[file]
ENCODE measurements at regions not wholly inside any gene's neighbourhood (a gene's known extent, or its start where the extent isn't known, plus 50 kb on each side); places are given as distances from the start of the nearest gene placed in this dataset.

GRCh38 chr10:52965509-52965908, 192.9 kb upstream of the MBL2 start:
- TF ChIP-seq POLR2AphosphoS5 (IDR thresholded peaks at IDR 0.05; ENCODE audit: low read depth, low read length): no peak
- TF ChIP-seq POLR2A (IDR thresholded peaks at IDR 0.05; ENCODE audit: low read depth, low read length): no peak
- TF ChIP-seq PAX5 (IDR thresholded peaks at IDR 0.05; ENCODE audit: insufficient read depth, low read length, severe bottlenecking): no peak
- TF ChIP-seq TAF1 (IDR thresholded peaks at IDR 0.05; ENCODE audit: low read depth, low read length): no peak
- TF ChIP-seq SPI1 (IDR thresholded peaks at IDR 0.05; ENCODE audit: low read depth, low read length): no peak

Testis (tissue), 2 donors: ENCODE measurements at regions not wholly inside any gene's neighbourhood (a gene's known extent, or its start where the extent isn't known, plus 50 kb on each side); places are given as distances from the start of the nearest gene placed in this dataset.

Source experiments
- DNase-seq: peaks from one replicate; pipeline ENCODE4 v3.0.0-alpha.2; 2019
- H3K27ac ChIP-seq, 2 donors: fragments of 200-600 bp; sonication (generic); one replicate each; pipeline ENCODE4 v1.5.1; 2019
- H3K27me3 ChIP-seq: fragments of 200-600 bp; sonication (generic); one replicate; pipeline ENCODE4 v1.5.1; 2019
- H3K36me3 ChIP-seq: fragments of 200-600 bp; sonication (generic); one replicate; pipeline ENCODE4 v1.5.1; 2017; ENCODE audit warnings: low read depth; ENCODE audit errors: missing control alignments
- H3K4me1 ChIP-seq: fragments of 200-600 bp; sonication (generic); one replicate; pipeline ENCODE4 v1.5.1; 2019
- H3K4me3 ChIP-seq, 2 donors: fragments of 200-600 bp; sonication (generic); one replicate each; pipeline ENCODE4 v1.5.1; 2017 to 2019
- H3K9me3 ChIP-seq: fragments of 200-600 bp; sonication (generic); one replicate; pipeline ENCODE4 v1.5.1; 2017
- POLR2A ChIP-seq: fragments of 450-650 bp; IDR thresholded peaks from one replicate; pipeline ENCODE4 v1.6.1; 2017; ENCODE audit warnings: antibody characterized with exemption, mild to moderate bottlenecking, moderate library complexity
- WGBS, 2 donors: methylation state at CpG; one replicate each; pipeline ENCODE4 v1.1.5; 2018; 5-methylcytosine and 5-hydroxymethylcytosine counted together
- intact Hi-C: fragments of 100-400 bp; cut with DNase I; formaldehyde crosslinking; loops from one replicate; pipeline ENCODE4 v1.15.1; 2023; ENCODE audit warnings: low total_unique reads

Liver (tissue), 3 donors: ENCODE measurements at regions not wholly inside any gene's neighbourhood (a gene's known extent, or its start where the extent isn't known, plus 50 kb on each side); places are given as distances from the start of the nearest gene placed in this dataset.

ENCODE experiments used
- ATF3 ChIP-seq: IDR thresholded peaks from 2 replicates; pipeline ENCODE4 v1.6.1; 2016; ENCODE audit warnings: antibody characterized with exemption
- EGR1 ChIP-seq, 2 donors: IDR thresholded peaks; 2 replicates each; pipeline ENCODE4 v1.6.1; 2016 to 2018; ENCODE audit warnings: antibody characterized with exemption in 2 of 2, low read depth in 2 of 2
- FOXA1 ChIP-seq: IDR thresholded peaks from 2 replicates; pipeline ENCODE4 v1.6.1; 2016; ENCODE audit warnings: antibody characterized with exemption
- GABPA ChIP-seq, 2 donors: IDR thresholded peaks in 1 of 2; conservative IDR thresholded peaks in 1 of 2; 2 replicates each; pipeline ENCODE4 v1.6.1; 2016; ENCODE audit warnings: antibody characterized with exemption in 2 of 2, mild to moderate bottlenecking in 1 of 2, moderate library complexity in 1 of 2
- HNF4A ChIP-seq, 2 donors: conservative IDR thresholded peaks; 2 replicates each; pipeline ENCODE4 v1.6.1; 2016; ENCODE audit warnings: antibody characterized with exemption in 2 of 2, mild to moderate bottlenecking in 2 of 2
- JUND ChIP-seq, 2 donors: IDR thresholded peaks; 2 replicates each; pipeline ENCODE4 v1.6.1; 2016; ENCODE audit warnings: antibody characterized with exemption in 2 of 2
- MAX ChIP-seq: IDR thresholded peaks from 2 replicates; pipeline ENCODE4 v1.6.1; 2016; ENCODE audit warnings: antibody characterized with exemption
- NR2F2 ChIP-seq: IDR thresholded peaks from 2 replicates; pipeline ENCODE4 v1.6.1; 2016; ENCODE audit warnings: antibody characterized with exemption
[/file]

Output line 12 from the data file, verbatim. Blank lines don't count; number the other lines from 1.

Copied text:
- H3K27me3 ChIP-seq: fragments of 200-600 bp; sonication (generic); one replicate; pipeline ENCODE4 v1.5.1; 2019